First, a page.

New Malaria Compounds Target Parasite At Multiple Stages
March 25, 2013
Researchers have identified a new class of anti-malarial compounds that target multiple stages of the malaria parasite’s life cycle.
AsianScientist (Mar. 25, 2013) – An international team of researchers has identified a new class of anti-malarial compounds that target multiple stages of the malaria parasite’s life cycle.
Known as 4-(1H)-quinolone-3-diarylethers, these compounds are selective potent inhibitors of the parasite mitochondrial cytochrome bc1 complex, and could potentially be developed into drugs that treat and prevent malaria infection.
The study, published in Science Translational Medicine, details how the candidate anti-malarials are derived from a compound called endochin that effectively treats malaria in birds. When tested in the laboratory and in mice, the compounds demonstrated strong activity against Plasmodium falciparum and Plasmodium vivax, the two parasites that cause most human cases of malaria.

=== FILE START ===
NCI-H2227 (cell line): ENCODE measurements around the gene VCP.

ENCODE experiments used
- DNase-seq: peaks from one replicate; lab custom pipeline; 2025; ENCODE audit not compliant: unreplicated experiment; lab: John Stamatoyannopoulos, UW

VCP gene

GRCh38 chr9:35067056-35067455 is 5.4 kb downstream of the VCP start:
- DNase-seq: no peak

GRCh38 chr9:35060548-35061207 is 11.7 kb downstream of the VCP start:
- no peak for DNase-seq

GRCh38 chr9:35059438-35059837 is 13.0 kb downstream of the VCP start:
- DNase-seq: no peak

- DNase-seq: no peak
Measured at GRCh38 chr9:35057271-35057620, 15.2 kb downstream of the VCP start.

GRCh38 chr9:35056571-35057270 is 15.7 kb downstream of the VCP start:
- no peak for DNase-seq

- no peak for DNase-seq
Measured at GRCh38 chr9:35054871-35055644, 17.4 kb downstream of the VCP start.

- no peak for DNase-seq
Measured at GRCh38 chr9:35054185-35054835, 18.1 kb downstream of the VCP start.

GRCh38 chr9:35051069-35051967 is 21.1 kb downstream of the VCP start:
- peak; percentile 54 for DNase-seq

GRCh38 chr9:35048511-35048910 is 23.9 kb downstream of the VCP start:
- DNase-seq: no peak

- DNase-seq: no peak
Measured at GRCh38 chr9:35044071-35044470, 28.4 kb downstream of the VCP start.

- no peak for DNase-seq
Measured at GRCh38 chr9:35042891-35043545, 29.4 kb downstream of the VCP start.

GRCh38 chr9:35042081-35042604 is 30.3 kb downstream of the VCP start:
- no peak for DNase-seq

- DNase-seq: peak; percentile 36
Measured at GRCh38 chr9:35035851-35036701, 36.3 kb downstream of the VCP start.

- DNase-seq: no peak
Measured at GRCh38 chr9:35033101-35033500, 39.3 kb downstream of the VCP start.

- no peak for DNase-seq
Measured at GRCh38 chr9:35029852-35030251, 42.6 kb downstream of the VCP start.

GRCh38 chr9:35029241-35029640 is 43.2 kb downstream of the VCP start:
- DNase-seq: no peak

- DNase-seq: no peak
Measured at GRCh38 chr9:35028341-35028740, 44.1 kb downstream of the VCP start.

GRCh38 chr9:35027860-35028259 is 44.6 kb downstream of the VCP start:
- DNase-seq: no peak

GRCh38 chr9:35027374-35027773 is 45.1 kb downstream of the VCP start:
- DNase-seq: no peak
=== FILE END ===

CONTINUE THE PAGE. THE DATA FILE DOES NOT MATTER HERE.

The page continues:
Of the 4-(1H)-quinolones, the researchers focused their efforts on the compound ELQ-300, which inhibited malaria parasites during the erythrocytic stage, when they cause symptoms in humans; as well as during the gametocyte and developmental stages in the mosquito, when the parasites are transmitted.
The ELQ-300 candidate has been demonstrated to be very effective at blocking transmission in the mouse models. The study results suggest that the compound could be adapted into a once-daily dose in humans and would be slow to engender resistance. The researchers are currently proceeding with preclinical development of ELQ-300.
Transmitted via a mosquito bite, malaria causes cycles of chills, fever, and fatigue, and is responsible for roughly 660,000 deaths per year, according to the World Health Organization. New drugs are needed because of the emergence of malaria-inducing parasites that are resistant to existing medications.
The article can be found at: Nilsen A et al. (2013) Quinolone-3-Diarylethers: A New Class of Antimalarial Drug.
Source: NIAID; Photo: Gates Foundation/Flickr/CC.
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